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Jill Dyché

There you are! What took you so long? This is my blog and it's about YOU.

Yes, you. Or at least it's about your company. Or people you work with in your company. Or people at other companies that are a lot like you. Or people at other companies that you'd rather not resemble at all. Or it's about your competitors and what they're doing, and whether you're doing it better. You get the idea. There's a swarm of swamis, shrinks, and gurus out there already, but I'm just a consultant who works with lots of clients, and the dirty little secret - shhh! - is my clients share a lot of the same challenges around data management, data governance, and data integration. Many of their stories are universal, and that's where you come in.

I'm hoping you'll pour a cup of tea (if this were another Web site, it would be a tumbler of single-malt, but never mind), open the blog, read a little bit and go, "Jeez, that sounds just like me." Or not. Either way, welcome on in. It really is all about you.

About the author >

Jill is a partner co-founder of Baseline Consulting, a technology and management consulting firm specializing in data integration and business analytics. Jill is the author of three acclaimed business books, the latest of which is Customer Data Integration: Reaching a Single Version of the Truth, co-authored with Evan Levy. Her blog, Inside the Biz, focuses on the business value of IT.

Editor's Note: More articles and resources are available in Jill's BeyeNETWORK Expert Channel. Be sure to visit today!

September 2010 Archives

By Carol Newcomb, Senior Consultant

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What does ”change management” mean to you?   Is it the same thing that other people think of?   Do you even know?   Do you have a definition?   I’ll bet you have more than one!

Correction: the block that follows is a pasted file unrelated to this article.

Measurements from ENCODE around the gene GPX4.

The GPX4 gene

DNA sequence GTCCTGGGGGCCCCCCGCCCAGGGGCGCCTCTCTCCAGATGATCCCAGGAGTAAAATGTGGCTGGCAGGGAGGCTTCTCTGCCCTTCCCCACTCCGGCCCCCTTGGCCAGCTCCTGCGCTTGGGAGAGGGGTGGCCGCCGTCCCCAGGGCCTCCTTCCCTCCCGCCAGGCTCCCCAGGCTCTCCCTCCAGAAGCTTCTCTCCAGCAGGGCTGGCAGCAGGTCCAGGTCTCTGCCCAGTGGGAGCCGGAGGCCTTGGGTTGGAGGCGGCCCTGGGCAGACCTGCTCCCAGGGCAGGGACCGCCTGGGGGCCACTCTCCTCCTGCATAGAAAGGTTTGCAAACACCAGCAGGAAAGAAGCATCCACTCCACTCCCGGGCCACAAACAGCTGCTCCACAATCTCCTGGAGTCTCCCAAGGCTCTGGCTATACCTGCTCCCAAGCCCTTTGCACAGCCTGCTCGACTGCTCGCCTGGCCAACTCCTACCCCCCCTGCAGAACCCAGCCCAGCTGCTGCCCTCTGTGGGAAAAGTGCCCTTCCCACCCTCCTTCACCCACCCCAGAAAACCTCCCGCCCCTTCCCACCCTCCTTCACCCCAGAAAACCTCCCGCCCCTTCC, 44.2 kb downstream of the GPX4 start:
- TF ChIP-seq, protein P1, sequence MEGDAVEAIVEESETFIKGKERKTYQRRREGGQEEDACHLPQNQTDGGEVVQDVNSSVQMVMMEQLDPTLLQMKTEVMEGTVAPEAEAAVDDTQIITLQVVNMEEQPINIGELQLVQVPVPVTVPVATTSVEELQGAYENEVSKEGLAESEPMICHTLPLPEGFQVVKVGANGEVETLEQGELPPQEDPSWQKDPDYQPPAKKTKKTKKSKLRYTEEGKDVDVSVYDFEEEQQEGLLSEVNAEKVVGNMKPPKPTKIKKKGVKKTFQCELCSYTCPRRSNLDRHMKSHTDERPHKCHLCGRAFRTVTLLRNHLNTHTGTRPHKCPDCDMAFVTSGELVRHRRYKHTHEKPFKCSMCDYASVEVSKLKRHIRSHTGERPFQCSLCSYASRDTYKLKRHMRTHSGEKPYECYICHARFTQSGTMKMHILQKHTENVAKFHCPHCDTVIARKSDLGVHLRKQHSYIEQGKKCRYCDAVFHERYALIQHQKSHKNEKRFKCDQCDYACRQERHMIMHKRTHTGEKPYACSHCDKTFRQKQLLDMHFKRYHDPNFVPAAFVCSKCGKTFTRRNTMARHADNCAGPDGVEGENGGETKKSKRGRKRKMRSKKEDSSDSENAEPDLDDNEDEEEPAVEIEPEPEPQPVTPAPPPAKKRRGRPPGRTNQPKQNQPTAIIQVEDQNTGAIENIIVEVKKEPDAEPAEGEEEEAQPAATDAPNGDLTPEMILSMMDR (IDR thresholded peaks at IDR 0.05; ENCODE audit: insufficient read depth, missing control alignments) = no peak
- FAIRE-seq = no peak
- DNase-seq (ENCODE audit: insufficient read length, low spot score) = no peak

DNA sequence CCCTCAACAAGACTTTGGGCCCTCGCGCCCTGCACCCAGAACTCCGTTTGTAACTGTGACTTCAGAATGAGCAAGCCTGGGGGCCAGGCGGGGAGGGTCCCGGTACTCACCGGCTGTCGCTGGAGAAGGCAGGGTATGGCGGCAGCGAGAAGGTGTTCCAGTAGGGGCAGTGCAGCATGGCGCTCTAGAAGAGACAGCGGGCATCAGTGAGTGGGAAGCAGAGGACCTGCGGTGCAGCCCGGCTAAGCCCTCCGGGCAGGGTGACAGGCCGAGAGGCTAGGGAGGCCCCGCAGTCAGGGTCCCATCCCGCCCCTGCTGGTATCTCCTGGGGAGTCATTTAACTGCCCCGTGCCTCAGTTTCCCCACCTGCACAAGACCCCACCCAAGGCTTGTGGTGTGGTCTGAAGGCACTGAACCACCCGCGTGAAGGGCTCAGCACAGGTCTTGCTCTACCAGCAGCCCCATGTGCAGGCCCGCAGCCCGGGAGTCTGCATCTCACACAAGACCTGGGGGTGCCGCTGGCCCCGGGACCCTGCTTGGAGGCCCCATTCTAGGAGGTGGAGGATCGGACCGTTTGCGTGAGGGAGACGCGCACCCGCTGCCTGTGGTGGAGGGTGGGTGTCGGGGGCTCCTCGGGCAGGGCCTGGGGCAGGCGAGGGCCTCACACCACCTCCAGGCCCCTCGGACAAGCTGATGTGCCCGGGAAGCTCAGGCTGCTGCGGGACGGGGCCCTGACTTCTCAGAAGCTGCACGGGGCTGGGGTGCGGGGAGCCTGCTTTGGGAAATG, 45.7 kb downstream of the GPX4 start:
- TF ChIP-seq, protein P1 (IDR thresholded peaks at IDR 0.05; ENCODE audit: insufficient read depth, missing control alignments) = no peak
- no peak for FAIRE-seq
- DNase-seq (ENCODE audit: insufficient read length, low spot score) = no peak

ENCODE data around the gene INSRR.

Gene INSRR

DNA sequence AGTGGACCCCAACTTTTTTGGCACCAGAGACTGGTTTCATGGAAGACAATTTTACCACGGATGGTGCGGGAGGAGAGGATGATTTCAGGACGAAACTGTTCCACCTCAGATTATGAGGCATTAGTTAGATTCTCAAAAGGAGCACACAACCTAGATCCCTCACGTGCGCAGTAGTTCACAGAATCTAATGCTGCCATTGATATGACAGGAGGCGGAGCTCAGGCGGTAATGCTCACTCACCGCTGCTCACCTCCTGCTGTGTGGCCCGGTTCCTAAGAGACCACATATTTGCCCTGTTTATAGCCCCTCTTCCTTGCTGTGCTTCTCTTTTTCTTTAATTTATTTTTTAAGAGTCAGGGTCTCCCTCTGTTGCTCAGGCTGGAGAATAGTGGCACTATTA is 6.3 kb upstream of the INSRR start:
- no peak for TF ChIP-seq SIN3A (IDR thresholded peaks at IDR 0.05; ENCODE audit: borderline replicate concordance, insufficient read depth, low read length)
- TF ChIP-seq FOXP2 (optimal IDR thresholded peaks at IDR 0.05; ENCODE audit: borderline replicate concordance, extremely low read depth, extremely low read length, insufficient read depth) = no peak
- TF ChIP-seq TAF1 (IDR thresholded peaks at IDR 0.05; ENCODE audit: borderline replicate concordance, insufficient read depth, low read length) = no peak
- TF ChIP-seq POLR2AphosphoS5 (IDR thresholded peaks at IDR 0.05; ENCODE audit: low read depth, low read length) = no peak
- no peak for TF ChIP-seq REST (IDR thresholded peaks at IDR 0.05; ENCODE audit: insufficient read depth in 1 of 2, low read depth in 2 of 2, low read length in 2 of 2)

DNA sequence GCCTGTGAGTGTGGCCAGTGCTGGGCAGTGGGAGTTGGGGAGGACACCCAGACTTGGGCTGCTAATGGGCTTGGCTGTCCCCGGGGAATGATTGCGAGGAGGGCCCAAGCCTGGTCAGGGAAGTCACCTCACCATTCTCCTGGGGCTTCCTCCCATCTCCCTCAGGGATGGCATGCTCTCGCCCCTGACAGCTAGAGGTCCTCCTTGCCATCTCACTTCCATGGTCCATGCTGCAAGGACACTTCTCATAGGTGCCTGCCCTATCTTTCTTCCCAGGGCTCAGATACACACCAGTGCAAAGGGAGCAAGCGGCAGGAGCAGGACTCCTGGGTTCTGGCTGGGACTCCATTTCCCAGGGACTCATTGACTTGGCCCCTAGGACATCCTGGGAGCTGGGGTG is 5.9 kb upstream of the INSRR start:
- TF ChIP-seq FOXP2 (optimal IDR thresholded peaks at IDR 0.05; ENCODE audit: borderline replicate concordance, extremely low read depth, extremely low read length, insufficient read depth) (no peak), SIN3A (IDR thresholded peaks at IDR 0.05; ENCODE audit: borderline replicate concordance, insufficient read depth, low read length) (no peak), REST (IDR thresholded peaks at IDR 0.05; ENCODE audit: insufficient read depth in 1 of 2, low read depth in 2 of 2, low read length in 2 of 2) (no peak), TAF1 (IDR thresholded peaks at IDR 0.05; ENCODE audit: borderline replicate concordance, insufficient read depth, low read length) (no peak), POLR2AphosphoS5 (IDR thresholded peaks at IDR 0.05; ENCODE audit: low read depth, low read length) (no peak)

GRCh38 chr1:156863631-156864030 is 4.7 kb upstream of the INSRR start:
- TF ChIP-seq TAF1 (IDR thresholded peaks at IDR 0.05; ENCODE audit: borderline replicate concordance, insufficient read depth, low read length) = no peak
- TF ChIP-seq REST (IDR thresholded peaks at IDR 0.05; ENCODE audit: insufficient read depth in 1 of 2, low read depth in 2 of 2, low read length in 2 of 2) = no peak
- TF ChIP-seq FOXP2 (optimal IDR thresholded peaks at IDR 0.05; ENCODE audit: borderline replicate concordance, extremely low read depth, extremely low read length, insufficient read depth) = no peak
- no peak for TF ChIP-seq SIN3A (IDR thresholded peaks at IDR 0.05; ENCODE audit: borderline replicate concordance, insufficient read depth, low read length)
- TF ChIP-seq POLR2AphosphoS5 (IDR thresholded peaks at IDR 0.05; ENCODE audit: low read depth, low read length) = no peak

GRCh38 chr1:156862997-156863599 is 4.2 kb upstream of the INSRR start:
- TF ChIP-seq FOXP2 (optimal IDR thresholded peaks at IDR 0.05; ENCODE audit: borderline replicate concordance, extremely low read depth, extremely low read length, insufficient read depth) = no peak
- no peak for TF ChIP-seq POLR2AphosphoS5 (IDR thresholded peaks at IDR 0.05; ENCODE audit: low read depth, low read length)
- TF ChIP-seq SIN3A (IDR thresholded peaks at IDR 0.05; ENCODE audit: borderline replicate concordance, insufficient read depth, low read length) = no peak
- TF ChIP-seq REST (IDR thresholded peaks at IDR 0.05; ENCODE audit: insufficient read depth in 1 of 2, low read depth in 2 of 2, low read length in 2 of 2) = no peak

Some things I’ve heard in my recent travels include:  

  • Project plan for implementing changes to data management processes
  • Communications plan for alterations in the SDLC
  • Cultural change required to digest or accept more formalized processes and standards
  • High-level leadership directives enticing more cooperation among the ranks

If you get the feeling that ”change management” is a mirage, one of those windmills in the distance that keeps fading in and out of focus, maybe you’d better get off that donkey and start asking some questions.   Like ”where did this idea come from” and ”whose idea is it?”   Let’s set some ground rules for change management.

I.   What’s the end goal?  

This is the vision, the purpose.   Is it enlightenment, or something more tangible, like faster time to delivery, more efficient team coordination, or a call for cultural change?   Change management needs a name and a specific goal.   Otherwise, my windmill looks different than your windmill.

II.   How will you measure it?

If you can’t measure it, it doesn’t exist.   Think about it—anything tangible has a weight, a height, a mass, or a velocity per unit.   Even black holes can be measured.   Change is a progression from one state to another, and not to put too tight a noose around it, but if you don’t know where you started, you’ll never know where you are in your journey.

III.   How will you know when you have achieved it?

Back to the vision-- or the goal.   Is there an objective to your journey, or are you just wandering and taking it all in?   How far away are you from reaching your destination?   Do you have a sense of how many more resources you need; what kind of resources, what roadmap will guide them to the destination?   When can you say to the team, ”Enough already”!

IV.   How will you share it or communicate it?

Can other people learn from your experience in your journey, or will it seem like another distant mirage to them as they embark on their own travels?   What kind of institutional learning can you build to help other areas or individuals achieve similar goals?   What kinds of differences are relevant and notable?

Change management will be a guide and a journal for others in the future.   Don Quixote never found his windmills, but NASA put a man on the moon.   So, take a practical approach.   After all, once you’ve seen all those windmills, and you never reach them, how much more time and effort are you going to expend before ditching the whole journey?